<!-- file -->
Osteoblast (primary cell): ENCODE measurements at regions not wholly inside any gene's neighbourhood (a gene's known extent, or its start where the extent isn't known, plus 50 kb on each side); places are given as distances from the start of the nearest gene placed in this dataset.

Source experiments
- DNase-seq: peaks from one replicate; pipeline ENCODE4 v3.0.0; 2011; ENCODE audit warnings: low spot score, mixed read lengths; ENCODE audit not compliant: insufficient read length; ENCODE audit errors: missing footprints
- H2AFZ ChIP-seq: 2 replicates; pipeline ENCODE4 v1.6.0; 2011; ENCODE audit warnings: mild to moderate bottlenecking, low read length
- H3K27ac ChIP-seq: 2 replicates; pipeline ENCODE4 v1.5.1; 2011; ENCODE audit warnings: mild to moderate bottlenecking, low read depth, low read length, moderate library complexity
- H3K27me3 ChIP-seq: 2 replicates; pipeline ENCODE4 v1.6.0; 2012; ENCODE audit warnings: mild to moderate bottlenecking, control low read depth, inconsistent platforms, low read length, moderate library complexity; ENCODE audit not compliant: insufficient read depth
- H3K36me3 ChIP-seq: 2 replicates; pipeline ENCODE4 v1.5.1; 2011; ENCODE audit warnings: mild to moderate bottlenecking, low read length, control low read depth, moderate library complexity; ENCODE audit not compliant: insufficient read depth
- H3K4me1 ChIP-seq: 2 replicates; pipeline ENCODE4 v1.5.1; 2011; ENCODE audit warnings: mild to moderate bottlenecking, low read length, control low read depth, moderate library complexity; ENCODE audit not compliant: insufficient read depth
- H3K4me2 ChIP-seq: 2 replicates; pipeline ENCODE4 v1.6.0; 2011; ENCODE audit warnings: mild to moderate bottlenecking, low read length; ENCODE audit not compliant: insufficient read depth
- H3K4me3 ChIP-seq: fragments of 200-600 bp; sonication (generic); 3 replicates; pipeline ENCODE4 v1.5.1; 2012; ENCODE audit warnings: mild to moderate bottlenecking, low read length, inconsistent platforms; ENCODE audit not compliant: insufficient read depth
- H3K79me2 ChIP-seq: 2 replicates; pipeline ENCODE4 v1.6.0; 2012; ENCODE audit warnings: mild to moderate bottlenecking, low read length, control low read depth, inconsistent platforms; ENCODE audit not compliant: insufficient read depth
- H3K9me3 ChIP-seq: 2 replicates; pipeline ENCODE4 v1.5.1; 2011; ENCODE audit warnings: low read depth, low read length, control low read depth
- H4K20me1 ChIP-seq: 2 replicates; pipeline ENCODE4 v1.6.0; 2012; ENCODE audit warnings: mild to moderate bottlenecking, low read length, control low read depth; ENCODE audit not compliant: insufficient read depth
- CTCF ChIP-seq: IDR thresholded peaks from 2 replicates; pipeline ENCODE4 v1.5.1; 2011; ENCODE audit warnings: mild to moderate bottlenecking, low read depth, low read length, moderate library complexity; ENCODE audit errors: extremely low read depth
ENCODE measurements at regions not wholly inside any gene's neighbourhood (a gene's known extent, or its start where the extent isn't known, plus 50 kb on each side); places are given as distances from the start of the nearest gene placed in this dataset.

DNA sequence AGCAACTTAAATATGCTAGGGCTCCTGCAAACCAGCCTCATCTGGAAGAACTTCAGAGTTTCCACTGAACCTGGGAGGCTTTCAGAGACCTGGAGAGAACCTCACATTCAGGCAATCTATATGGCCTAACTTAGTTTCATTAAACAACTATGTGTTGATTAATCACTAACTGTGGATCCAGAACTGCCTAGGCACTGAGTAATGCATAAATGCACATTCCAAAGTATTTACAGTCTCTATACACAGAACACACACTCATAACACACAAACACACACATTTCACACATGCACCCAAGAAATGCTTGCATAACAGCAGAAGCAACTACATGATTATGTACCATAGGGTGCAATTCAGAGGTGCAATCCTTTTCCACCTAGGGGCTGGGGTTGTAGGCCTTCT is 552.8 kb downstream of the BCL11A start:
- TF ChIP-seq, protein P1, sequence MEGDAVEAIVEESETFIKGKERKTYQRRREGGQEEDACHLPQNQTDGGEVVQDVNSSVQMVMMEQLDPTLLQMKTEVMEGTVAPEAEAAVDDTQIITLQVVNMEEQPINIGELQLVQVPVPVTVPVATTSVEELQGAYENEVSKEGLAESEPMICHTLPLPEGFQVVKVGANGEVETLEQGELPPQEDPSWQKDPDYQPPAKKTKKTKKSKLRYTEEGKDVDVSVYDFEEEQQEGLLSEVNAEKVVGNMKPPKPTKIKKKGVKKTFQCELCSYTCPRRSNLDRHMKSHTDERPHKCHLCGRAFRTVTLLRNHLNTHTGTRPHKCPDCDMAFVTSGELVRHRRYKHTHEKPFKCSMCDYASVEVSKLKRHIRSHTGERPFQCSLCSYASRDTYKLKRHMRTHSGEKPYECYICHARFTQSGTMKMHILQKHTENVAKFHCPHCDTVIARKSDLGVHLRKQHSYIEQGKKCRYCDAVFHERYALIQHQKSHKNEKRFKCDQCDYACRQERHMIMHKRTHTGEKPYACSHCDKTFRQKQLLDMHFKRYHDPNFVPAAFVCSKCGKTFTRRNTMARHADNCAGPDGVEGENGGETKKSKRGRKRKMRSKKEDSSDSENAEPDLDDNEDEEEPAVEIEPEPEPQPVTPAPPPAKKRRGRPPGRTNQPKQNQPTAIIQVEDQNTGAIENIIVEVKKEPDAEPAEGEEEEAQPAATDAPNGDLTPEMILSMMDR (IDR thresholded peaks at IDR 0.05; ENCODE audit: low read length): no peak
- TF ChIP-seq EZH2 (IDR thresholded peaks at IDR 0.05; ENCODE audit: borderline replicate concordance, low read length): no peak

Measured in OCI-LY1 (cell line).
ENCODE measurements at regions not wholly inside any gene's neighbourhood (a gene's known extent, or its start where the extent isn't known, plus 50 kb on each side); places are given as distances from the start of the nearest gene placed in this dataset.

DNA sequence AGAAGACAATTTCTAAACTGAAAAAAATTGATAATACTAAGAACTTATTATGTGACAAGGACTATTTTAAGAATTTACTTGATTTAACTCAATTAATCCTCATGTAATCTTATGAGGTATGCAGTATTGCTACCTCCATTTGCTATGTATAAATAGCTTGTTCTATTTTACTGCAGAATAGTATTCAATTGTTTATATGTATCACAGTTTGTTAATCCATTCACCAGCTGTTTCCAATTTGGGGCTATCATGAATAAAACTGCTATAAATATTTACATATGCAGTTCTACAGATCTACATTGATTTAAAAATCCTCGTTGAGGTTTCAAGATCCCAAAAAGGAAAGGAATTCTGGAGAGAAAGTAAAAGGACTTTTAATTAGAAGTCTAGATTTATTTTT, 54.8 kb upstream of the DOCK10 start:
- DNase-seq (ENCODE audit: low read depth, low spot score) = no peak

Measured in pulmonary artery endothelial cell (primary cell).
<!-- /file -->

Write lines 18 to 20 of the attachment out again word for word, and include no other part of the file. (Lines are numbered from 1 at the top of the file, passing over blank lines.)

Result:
- TF ChIP-seq EZH2 (IDR thresholded peaks at IDR 0.05; ENCODE audit: borderline replicate concordance, low read length): no peak

Measured in OCI-LY1 (cell line).
ENCODE measurements at regions not wholly inside any gene's neighbourhood (a gene's known extent, or its start where the extent isn't known, plus 50 kb on each side); places are given as distances from the start of the nearest gene placed in this dataset.